Japanese ghost ships sunk by US during WW2 battle of Iwo Jima raised from the deep after volcano tremors lift seabeds

WW2 ships sunk during the epic Battle of Iwo Jima have been raised from the bottom of the ocean after tremors from a Japanese volcano.

Satellite images show the battered remains of 24 transport vessels captured by the US Navy during the last days of the conflict in 1945.

The dramatic pictures were released by All Nippon News after the seabed began to rise due to activity from Mount Suribachi in the west of Iwo Jima island.

The sunken boats are now sitting on volcanic ash thanks to the seismic tremors.

During the war, the boats were moved to form a port to prepare for the invasion of US troops.

They formed a breakwater – which is usually a wall of stone or wood used to protect harbours from waves – to shield other boats which were unloading troops and weapons.

Iwo Jima was captured by the US because of its two airfields.

During the bloody battle, 216 Japanese soldiers were captured – while the rest of the country's 20,000 troops were killed.

Around 7,000 Americans lost their lives in the fighting.

The iconic photo known as Raising the Flag on Iwo Jima showing US Marines hoisting the American flag was taken at the peak of Mount Suribachi.

Suribachi, which is 554ft high, is reportedly one of the 10 most dangerous volcanoes in the country.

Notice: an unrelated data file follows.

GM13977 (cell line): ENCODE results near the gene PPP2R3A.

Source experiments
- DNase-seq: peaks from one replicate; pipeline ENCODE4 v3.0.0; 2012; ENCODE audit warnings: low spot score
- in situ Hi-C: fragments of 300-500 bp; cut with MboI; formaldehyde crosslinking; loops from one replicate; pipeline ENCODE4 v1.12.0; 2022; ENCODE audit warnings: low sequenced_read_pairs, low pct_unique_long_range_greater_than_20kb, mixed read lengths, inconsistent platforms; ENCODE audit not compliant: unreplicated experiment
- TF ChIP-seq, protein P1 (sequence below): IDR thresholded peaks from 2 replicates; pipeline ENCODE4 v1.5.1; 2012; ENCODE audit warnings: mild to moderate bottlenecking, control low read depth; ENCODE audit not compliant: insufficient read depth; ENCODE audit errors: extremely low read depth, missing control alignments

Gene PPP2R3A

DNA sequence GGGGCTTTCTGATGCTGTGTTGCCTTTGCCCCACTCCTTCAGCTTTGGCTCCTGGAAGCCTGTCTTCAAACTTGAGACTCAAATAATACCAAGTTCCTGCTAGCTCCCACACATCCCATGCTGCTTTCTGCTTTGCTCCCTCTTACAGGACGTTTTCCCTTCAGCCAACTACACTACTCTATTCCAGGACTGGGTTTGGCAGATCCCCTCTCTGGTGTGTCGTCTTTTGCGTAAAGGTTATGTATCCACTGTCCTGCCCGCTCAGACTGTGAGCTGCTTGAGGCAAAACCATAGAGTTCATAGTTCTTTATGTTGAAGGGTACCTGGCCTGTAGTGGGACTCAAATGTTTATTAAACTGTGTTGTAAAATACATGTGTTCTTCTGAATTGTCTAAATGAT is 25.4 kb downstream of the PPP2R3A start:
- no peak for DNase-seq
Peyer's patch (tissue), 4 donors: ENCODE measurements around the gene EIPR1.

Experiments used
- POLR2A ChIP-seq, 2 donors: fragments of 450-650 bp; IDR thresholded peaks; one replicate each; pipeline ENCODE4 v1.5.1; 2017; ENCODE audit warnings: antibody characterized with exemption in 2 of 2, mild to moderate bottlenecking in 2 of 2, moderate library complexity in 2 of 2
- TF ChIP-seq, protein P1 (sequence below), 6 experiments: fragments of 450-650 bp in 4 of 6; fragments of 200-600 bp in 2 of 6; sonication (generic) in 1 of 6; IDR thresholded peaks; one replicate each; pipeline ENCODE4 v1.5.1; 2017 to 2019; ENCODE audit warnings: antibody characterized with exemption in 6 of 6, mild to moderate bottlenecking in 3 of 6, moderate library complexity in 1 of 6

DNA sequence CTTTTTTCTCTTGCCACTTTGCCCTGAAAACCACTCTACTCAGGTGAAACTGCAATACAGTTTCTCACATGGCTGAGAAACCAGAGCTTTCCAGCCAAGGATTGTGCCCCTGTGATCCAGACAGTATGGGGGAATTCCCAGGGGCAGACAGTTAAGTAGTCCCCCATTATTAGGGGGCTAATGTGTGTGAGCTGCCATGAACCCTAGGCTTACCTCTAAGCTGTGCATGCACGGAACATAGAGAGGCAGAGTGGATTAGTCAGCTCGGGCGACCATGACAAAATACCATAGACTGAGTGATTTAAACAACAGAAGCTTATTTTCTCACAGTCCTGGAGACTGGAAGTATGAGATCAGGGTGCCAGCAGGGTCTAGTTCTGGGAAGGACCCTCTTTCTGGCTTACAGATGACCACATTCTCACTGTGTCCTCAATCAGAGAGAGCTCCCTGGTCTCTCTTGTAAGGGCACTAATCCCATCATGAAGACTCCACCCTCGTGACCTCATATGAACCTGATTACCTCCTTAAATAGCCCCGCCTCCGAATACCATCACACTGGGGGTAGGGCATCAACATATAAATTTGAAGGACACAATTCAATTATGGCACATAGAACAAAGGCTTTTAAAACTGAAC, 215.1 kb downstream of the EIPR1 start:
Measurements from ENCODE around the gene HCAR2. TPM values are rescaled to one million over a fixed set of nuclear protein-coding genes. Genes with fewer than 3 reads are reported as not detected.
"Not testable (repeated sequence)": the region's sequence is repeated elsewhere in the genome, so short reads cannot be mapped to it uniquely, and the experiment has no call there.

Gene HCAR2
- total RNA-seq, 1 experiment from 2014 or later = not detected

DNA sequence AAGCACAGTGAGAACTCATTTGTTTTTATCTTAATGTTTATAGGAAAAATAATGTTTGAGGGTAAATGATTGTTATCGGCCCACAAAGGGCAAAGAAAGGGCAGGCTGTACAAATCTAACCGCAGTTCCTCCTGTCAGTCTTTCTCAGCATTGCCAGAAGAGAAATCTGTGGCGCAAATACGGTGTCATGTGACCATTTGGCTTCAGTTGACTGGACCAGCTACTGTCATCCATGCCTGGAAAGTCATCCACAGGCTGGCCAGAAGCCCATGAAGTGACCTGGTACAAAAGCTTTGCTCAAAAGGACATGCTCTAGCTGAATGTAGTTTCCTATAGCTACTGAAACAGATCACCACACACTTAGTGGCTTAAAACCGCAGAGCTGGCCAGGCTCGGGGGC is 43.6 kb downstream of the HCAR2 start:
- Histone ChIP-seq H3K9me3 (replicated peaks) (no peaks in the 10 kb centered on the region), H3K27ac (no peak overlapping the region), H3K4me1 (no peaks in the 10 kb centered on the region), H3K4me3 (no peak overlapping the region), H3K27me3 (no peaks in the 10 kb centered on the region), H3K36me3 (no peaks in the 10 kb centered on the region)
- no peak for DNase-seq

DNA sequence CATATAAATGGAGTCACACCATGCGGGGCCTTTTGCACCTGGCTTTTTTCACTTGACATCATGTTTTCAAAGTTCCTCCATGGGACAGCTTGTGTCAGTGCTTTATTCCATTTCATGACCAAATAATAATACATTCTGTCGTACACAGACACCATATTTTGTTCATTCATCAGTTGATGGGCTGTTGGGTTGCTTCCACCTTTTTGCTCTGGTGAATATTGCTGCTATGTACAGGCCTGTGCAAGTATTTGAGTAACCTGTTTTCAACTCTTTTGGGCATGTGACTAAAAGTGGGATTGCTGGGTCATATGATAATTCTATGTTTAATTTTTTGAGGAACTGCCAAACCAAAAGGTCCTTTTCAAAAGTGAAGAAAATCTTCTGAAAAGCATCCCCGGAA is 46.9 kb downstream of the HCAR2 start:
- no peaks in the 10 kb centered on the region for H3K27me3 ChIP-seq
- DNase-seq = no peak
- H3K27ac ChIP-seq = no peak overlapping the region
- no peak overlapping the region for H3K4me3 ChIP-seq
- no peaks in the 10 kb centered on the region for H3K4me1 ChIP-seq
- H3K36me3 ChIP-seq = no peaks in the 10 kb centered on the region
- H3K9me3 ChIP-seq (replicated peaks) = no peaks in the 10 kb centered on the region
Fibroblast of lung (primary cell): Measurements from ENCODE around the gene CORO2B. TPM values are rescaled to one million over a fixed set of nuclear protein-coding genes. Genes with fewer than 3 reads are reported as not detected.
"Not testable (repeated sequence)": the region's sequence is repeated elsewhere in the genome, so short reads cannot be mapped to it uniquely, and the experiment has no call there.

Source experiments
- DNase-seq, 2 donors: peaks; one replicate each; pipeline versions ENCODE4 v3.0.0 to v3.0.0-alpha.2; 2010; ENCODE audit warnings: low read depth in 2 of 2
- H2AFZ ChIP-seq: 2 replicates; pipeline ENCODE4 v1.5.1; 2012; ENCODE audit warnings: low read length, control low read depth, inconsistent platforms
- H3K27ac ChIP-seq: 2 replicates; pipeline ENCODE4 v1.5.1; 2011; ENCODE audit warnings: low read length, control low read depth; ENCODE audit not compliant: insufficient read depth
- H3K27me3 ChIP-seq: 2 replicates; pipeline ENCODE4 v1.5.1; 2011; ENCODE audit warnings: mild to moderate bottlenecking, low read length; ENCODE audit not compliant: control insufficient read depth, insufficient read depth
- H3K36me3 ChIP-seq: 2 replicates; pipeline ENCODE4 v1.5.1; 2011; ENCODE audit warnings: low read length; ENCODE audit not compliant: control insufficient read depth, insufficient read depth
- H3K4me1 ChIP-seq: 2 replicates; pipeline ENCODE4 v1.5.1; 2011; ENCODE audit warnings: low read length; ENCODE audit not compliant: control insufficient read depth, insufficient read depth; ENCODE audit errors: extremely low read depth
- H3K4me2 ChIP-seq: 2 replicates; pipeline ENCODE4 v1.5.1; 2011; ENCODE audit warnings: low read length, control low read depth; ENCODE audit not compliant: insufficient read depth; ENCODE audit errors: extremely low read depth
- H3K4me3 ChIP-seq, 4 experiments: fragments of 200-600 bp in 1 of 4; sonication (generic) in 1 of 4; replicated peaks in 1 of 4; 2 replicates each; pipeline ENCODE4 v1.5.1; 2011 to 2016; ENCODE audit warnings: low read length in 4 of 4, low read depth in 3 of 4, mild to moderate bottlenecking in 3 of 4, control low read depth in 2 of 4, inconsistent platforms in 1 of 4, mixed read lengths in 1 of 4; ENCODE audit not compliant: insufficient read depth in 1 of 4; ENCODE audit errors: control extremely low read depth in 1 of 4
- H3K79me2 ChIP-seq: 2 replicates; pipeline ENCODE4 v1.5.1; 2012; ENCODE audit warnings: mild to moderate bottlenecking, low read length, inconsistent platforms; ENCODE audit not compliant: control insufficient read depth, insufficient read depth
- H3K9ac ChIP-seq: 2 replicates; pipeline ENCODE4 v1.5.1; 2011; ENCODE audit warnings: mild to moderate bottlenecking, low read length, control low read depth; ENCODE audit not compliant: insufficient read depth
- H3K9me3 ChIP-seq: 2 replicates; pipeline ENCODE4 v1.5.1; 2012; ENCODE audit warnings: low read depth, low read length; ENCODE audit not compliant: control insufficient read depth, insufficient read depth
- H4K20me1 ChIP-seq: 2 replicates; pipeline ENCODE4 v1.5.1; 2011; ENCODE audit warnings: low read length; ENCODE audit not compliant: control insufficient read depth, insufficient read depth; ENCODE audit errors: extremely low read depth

The island remains uninhabited except for the Japanese military, who have been stationed there since 1968.

Speaking of the activity, Setsuya Nakada, of the Volcano Research Promotion Centre, said: "The discoloured sea area has spread to surrounding areas, which indicates that the volcanic activity has not diminished yet.

"There is a possibility of a big eruption on Iwo Jima."

There have been at least 10 eruptions on Iwo Jima – dubbed Sulphur Island – which the most recent happening in 1982, data from Oregon State University shows.

In August, satellite images showed the moment underwater Fukutoku-Okanoba volcano, around three miles north of Iwo Jima, had erupted.

The eruption created a new island in the Ogasawara chain – which is a set of volcanic islands around 1000km south of Tokyo.

Earlier this month, a 6.1 magnitude earthquake rocked Tokyo, shaking buildings and bringing traffic to a standstill.

Japan sits on the so-called Ring of Fire – a long chain of volcanoes and fault lines around the edge of the Pacific Ocean.

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